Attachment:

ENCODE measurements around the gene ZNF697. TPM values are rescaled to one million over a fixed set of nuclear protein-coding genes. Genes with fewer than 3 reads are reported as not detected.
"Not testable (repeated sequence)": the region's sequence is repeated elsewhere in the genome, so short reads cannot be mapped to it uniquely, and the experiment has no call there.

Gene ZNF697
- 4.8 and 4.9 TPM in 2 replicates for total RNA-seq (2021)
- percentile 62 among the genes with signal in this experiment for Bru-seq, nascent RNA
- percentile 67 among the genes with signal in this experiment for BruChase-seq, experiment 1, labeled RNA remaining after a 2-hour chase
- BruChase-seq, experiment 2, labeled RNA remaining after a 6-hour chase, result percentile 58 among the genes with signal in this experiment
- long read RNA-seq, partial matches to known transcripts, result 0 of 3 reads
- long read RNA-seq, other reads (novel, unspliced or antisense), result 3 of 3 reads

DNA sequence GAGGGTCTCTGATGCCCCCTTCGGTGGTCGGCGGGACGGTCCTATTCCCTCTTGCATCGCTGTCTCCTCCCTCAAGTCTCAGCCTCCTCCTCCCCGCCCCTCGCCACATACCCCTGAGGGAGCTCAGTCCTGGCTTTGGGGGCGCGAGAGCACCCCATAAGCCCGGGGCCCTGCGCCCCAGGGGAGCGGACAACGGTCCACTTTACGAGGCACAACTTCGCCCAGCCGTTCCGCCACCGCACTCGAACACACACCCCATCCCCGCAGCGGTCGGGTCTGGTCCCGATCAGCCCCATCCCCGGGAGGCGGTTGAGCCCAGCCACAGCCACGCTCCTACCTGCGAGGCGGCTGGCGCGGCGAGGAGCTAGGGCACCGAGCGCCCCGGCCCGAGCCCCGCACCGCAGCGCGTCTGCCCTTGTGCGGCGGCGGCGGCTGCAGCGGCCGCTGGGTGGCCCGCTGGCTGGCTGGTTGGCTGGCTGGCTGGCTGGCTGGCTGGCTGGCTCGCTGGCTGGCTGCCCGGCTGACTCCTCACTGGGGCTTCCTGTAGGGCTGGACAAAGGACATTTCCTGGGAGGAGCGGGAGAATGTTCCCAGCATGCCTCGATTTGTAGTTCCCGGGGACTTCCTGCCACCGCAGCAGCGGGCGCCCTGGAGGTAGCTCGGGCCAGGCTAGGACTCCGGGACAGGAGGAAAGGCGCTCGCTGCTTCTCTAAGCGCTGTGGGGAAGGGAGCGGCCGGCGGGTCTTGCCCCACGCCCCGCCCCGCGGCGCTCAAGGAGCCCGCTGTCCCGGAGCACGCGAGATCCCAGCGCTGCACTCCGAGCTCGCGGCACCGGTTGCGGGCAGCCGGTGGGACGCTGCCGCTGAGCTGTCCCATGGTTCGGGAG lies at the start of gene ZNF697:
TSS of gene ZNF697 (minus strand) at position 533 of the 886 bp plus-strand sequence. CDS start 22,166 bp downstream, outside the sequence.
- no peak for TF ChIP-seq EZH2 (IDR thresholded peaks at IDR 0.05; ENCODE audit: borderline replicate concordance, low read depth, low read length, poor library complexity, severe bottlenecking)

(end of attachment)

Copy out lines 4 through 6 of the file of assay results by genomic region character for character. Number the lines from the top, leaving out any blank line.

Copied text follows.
- 4.8 and 4.9 TPM in 2 replicates for total RNA-seq (2021)
- percentile 62 among the genes with signal in this experiment for Bru-seq, nascent RNA
- percentile 67 among the genes with signal in this experiment for BruChase-seq, experiment 1, labeled RNA remaining after a 2-hour chase